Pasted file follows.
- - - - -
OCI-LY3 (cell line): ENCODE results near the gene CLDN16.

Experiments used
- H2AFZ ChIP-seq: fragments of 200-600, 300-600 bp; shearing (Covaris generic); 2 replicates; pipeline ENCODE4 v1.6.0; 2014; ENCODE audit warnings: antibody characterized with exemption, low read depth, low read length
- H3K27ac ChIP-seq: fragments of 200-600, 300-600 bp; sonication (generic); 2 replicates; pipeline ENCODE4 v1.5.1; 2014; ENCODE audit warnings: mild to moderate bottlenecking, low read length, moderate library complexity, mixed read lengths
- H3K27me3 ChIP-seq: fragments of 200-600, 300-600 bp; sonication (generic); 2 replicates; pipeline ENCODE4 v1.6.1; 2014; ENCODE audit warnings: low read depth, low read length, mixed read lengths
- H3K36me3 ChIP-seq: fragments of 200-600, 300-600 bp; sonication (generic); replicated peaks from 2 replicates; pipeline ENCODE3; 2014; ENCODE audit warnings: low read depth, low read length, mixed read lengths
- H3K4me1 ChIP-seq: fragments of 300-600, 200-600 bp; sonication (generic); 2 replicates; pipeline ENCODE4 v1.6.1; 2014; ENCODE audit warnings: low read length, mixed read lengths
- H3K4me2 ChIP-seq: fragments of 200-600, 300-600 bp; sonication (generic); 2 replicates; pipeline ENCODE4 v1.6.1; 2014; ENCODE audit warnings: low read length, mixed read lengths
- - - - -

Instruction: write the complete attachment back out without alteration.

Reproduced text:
OCI-LY3 (cell line): ENCODE results near the gene CLDN16.

Experiments used
- H2AFZ ChIP-seq: fragments of 200-600, 300-600 bp; shearing (Covaris generic); 2 replicates; pipeline ENCODE4 v1.6.0; 2014; ENCODE audit warnings: antibody characterized with exemption, low read depth, low read length
- H3K27ac ChIP-seq: fragments of 200-600, 300-600 bp; sonication (generic); 2 replicates; pipeline ENCODE4 v1.5.1; 2014; ENCODE audit warnings: mild to moderate bottlenecking, low read length, moderate library complexity, mixed read lengths
- H3K27me3 ChIP-seq: fragments of 200-600, 300-600 bp; sonication (generic); 2 replicates; pipeline ENCODE4 v1.6.1; 2014; ENCODE audit warnings: low read depth, low read length, mixed read lengths
- H3K36me3 ChIP-seq: fragments of 200-600, 300-600 bp; sonication (generic); replicated peaks from 2 replicates; pipeline ENCODE3; 2014; ENCODE audit warnings: low read depth, low read length, mixed read lengths
- H3K4me1 ChIP-seq: fragments of 300-600, 200-600 bp; sonication (generic); 2 replicates; pipeline ENCODE4 v1.6.1; 2014; ENCODE audit warnings: low read length, mixed read lengths
- H3K4me2 ChIP-seq: fragments of 200-600, 300-600 bp; sonication (generic); 2 replicates; pipeline ENCODE4 v1.6.1; 2014; ENCODE audit warnings: low read length, mixed read lengths